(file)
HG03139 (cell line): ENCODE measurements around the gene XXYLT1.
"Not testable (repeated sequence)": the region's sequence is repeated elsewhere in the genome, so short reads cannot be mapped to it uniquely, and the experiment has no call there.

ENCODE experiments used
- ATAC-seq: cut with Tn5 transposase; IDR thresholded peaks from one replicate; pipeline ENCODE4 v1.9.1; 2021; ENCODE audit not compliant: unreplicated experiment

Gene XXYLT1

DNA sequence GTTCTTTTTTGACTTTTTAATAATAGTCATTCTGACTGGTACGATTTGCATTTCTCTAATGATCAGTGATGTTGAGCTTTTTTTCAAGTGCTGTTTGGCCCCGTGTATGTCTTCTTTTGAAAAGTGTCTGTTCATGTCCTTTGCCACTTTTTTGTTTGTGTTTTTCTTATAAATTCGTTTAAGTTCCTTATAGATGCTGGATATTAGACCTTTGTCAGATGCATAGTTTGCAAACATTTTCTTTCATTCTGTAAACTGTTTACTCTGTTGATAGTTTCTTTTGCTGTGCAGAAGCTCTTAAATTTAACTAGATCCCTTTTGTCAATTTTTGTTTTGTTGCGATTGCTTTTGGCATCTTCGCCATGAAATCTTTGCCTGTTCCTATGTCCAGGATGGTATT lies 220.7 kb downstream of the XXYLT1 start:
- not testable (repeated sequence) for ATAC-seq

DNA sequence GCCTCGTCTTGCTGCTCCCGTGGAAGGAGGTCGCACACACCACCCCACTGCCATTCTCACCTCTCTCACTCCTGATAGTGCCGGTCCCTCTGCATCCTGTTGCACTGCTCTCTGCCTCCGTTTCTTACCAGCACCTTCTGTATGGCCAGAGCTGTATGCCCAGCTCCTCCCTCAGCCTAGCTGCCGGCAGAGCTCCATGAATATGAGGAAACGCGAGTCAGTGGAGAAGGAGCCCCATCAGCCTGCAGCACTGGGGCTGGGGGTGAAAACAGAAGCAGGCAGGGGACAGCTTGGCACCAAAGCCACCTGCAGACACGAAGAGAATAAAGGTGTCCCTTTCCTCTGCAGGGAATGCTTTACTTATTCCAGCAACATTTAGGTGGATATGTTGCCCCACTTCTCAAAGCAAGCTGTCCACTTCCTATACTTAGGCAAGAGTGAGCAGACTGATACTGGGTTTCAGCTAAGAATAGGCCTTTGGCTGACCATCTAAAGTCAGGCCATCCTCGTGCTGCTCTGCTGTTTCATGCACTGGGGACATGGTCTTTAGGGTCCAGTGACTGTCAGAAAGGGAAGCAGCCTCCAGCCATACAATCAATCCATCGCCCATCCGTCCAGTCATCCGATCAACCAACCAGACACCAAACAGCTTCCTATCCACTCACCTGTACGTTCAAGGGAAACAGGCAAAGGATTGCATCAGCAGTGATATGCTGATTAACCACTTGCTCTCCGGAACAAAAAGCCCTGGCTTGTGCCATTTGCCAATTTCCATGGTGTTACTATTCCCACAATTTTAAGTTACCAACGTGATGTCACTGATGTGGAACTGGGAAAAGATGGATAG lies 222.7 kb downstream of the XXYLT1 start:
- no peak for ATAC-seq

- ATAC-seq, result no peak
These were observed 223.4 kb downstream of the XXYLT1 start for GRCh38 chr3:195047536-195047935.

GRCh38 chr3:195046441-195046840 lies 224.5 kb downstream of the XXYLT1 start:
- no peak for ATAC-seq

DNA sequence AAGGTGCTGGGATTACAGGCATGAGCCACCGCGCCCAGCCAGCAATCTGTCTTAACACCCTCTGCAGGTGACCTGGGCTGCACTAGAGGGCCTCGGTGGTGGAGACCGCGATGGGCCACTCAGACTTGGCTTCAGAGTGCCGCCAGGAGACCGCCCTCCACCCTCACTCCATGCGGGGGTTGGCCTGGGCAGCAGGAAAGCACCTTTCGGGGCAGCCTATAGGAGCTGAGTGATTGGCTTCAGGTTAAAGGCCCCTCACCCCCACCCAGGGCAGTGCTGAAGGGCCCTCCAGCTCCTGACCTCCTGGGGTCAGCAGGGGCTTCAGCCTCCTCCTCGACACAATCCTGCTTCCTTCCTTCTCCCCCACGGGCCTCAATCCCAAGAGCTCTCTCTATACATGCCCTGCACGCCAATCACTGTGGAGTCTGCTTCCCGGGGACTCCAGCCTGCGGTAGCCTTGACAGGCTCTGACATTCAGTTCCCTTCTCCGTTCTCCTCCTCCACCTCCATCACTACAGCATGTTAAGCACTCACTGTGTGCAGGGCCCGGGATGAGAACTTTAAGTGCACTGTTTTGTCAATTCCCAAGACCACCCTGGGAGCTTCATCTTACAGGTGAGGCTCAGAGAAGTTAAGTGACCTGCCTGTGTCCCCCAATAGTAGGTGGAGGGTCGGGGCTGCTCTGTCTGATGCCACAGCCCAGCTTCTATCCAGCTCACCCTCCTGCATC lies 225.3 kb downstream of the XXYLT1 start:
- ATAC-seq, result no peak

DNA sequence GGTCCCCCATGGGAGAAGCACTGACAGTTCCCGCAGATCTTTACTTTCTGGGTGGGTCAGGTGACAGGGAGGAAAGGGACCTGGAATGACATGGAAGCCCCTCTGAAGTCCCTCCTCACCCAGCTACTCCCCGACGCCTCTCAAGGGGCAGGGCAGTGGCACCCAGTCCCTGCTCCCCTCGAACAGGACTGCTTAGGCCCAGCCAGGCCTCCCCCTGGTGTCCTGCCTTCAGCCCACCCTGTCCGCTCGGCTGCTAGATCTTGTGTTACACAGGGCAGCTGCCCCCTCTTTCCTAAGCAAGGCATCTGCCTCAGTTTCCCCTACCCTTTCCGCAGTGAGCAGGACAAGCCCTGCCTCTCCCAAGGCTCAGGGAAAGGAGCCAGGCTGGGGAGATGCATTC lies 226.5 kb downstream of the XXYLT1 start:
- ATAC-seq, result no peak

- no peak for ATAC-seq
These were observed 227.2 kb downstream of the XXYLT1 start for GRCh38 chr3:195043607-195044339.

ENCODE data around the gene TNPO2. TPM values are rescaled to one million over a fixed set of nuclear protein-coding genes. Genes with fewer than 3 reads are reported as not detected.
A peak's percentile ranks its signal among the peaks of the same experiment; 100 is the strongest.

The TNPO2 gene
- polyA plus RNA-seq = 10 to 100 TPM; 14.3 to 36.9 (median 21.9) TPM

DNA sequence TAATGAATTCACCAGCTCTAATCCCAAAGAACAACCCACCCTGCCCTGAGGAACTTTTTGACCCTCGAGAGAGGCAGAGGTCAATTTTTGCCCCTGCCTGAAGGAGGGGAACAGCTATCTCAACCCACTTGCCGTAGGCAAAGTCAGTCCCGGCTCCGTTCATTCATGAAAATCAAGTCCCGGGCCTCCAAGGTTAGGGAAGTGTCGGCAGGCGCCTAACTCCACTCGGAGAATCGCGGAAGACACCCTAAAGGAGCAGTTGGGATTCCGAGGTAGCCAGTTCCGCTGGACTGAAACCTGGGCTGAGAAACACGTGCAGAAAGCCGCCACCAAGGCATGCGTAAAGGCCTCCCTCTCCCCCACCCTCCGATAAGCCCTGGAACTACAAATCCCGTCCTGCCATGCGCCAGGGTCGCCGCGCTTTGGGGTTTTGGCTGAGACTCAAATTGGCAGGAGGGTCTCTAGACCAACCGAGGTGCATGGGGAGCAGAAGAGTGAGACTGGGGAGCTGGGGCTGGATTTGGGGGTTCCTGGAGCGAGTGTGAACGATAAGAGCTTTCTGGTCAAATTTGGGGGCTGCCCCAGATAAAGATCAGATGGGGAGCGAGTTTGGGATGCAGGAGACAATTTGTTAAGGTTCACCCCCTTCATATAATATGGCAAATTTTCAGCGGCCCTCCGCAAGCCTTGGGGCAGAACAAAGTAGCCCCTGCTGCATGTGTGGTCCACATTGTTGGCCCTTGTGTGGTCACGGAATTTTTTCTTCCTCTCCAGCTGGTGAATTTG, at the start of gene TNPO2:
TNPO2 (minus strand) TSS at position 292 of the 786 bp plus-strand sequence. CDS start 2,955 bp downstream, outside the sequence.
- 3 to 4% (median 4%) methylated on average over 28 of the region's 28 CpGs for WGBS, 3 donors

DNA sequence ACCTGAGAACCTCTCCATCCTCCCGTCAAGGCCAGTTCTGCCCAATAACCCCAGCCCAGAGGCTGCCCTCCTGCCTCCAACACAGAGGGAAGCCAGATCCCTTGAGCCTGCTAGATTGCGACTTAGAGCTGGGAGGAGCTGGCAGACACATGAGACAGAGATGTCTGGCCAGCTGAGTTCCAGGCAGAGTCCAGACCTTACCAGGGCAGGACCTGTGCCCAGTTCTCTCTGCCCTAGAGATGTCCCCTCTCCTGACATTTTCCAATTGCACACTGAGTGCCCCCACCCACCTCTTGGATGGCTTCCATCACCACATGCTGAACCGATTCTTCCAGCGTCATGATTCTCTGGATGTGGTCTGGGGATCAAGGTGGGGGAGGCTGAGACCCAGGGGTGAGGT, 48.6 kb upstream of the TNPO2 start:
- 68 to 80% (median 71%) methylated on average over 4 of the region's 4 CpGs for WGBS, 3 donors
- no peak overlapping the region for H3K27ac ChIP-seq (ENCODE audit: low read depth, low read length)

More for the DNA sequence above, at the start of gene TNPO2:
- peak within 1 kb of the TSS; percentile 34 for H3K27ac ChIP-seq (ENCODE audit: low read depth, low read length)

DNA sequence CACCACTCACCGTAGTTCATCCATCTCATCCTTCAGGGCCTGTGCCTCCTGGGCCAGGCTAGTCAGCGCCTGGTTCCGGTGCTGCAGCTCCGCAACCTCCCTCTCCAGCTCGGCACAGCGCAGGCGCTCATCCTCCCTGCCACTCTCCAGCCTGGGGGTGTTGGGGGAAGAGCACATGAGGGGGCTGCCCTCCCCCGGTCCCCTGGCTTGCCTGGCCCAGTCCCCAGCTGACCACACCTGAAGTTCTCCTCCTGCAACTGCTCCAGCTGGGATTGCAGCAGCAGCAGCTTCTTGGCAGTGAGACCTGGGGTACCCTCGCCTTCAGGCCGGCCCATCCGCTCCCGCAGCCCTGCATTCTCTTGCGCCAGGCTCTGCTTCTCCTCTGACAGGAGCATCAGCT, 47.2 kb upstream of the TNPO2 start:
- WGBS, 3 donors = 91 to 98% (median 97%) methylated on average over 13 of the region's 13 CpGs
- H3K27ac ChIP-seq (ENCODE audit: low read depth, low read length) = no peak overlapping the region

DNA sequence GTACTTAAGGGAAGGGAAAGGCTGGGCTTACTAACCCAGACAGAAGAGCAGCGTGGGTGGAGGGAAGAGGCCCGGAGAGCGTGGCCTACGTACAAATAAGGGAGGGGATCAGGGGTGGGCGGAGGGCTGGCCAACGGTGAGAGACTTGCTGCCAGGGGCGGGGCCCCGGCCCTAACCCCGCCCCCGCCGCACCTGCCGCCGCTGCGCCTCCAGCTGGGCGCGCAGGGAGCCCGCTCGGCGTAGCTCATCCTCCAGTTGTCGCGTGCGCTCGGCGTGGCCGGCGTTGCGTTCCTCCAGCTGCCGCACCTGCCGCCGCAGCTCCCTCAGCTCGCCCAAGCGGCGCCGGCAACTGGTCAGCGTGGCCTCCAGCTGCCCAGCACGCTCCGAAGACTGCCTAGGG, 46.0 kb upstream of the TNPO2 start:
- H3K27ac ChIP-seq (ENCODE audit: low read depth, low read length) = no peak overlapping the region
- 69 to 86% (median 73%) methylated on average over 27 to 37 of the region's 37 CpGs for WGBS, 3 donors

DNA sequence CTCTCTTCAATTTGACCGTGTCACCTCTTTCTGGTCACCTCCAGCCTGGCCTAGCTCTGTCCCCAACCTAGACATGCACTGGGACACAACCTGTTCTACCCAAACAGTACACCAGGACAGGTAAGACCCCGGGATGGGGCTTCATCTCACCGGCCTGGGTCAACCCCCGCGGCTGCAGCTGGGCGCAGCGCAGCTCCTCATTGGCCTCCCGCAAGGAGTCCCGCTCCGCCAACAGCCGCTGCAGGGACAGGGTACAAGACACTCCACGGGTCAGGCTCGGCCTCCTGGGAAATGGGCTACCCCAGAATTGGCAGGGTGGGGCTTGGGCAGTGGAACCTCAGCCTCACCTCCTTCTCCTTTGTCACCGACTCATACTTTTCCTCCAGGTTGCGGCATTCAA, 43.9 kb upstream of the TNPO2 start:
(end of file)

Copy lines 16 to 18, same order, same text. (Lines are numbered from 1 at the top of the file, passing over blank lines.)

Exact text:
DNA sequence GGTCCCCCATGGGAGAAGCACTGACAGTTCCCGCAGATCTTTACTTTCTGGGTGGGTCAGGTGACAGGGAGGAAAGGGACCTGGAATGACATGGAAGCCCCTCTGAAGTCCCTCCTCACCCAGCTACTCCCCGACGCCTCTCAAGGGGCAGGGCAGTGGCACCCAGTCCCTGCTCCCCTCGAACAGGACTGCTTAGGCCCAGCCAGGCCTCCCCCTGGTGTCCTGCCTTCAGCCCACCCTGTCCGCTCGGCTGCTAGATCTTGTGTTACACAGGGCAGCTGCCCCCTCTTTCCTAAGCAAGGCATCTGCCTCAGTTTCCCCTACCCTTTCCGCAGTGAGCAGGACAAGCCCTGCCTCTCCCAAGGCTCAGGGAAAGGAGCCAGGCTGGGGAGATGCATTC lies 226.5 kb downstream of the XXYLT1 start:
- ATAC-seq, result no peak

- no peak for ATAC-seq